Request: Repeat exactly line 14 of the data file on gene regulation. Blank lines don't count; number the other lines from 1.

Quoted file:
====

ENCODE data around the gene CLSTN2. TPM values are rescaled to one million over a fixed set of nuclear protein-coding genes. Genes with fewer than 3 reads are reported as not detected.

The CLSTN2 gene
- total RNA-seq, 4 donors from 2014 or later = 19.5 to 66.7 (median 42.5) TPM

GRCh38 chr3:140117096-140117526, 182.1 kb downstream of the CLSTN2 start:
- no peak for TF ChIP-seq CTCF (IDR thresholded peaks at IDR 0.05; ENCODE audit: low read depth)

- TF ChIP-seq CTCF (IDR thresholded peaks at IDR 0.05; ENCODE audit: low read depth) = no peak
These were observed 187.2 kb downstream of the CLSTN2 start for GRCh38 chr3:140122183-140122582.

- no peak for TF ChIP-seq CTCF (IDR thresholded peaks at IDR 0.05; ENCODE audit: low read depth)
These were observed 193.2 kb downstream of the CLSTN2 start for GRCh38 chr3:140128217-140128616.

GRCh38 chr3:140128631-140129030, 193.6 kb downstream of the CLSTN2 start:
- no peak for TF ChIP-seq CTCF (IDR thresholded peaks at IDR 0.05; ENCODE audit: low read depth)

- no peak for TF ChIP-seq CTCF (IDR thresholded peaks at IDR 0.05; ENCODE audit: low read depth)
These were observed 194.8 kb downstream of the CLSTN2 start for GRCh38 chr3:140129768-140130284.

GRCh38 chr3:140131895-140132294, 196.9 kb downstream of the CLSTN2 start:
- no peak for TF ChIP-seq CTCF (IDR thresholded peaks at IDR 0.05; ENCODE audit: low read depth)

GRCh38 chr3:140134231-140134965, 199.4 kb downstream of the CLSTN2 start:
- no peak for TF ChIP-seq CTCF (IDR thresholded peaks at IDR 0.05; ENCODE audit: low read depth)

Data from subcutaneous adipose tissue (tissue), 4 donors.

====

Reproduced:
GRCh38 chr3:140131895-140132294, 196.9 kb downstream of the CLSTN2 start: